Dividends hold an interesting place in the current market environment. On the one hand, their yields are looking more attractive after the big fall in bond yields. However, some think the bond rally is very fragile and that it will either fall in a big way or at least stall, in which case the outlook for dividend stocks is bleak. So how to handle the environment? One tip is to buy dividend stocks with the fastest dividend growth, not the highest yield, as they have been fairing the best and will likely be the most resistant to rate fluctuations. One research analyst in the space summarized the situation this way, saying “Companies exhibiting stronger earnings growth to support regular dividend hikes have been in greater demand than those more value-oriented ones offering higher income streams”.
FINSUM: Those with the best trending yields will likely be more defensible than those with higher but more stagnant yields.
Over the last few weeks, value stocks have been seeing a comeback. The Russell 1000 Value is up 4.15% this month versus just 1% for the corresponding growth index. This has proved a big boost to dividend paying stocks as they tend to be the most undervalued. That means investors are not only seeing good payout, but also nice capital appreciation. According to Evercore ISI, “The rebound in Value represents a buying opportunity [for income investors] following the rout in August”. Interestingly, the stocks with the lowest dividends have been outperforming higher payers.
FINSUM: If you think rates are headed lower than it is definitely a good time to buy dividend payers, as they will offer nice relative yields and good capital appreciation.
It is a rough time to find income. The big move downward in yields has crimped payouts to a significant extent. So where can investors find good yield without taking excess risk? Treasury yields are paltry, most stocks aren’t offering much, and high yield bonds look vulnerable in the context of a possible recession. So where can investors look? The answer might be RMBS, or residential mortgage backed securities, especially those unbacked by federal agencies. These are offered by a number of high profile funds, such as the Pimco Mortgage Opportunities and Bond Fund (PMZIX), or the Metropolitan West Unconstrained Bond fund (MWCIX). Yields are typically between 3% to 5%, and critically, the underlying return is linked to the health of the US consumer, a group that has been doing very well despite broader macroeconomic headwinds.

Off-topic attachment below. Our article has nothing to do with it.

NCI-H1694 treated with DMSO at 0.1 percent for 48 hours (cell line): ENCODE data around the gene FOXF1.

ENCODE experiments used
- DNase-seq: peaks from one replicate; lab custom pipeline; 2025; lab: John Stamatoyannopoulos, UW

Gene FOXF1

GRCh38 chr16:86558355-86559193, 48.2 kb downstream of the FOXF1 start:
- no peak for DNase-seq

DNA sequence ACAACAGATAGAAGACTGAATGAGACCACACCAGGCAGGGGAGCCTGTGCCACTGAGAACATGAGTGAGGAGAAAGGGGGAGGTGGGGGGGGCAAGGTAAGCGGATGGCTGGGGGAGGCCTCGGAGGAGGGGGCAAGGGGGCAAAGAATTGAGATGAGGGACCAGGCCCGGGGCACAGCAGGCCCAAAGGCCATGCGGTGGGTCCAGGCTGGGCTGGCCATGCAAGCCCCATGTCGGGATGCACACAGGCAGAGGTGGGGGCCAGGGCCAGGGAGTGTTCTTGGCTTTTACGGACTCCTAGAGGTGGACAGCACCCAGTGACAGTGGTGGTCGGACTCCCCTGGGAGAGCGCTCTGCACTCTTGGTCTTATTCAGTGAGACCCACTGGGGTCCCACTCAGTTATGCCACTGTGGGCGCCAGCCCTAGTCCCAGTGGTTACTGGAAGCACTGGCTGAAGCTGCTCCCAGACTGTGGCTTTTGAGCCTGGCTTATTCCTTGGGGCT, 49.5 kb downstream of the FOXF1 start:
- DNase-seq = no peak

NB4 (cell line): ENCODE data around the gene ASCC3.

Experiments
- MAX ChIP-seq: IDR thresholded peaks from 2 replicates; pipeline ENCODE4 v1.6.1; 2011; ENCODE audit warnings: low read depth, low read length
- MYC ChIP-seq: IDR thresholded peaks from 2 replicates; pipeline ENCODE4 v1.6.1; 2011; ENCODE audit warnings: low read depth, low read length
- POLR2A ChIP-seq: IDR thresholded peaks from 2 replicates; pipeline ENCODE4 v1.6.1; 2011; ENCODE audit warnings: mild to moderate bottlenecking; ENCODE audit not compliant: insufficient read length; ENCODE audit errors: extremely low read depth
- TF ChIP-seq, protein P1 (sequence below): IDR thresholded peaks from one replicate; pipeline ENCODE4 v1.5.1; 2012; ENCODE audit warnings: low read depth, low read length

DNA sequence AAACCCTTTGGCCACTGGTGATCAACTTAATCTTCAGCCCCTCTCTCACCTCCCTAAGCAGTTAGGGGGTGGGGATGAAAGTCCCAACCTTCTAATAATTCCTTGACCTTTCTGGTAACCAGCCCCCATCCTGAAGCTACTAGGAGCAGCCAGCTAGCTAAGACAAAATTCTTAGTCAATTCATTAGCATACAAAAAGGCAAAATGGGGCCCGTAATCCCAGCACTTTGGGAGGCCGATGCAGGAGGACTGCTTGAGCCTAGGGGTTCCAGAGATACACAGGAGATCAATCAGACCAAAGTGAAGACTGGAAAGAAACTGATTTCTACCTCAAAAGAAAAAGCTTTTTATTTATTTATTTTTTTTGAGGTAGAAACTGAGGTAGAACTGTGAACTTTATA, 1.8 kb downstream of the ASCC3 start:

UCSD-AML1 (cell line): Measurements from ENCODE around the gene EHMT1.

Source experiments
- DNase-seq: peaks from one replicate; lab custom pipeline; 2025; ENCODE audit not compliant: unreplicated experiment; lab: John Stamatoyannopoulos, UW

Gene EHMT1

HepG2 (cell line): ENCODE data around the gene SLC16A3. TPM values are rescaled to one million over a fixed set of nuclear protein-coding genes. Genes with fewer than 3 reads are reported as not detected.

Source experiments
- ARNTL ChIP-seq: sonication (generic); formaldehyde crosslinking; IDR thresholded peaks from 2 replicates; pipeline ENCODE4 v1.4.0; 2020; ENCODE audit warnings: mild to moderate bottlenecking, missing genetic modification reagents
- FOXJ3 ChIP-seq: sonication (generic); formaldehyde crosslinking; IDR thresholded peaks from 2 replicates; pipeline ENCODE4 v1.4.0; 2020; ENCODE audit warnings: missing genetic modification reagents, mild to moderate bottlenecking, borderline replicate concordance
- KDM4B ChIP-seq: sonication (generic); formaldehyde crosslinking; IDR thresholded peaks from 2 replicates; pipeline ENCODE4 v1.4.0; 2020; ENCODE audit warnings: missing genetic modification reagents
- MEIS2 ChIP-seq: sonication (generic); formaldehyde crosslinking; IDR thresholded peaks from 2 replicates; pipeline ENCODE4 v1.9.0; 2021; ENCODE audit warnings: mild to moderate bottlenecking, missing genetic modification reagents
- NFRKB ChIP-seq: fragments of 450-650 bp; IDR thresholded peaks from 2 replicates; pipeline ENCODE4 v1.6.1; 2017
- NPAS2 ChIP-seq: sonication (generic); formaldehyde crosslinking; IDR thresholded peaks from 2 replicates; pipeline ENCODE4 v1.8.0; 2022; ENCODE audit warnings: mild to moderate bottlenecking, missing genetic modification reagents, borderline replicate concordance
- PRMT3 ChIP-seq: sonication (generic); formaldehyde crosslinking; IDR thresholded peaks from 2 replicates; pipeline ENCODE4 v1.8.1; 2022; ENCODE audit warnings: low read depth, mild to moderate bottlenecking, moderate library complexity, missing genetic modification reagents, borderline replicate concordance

FINSUM: We like this call given the housing market is not broadly feeling bubbly and consumers seem to be in quite good shape.
Advisors and their clients love dividend stocks. They have some of the stability and income of bonds, but also all of the capital appreciation characteristics of equities. However, advisors may want to stop buying them, argues Barron’s. The reason why is that most of the big fall in bond yields is likely priced in, which means likely all of the gains for dividend stocks have already been made and there is likely little appreciation left. Accordingly, the path of least resistance is probably down.
FINSUM: The big fall in bond yields was bullish for dividend stocks as they get comparatively more attractive as yields fall. However, if the fall in yields stalls, it is hard to imagine dividend stocks could go anywhere but downward.
Vanguard made some headlines earlier this month when it re-opened one of its long closed-to-new-investors dividend funds (VDIGX). However, it was not the only fund to reopen, as a whole suite of Vanguard dividend funds are once again available. The funds come in two flavors, active or passive. VDIGX is actively managed and has the best one-year return, but it is almost the most expensive. Check out the firm’s VIG fund (Dividend Appreciation), which has a 11% one-year return and charges only 6 basis points.
FINSUM: This whole suite of funds has a good track record and some have characteristically low fees.
Name the two main factors which drove this decade-long bull market. Ours would be the Fed’s easy policy, and huge levels of corporate buybacks. Well, that second one, which has inarguably been at least a core pillar of the bull run, is ending. Companies are pulling away from share buybacks, lessening one of the big price drivers for the market. Buybacks have slipped alongside the market’s trouble, as companies are no longer stepping in to buy shares, sending buybacks to their lowest level in 18 months.
FINSUM: Do you remember the earnings recession that occurred for a few years during this bull market? Buybacks are what kept prices afloat.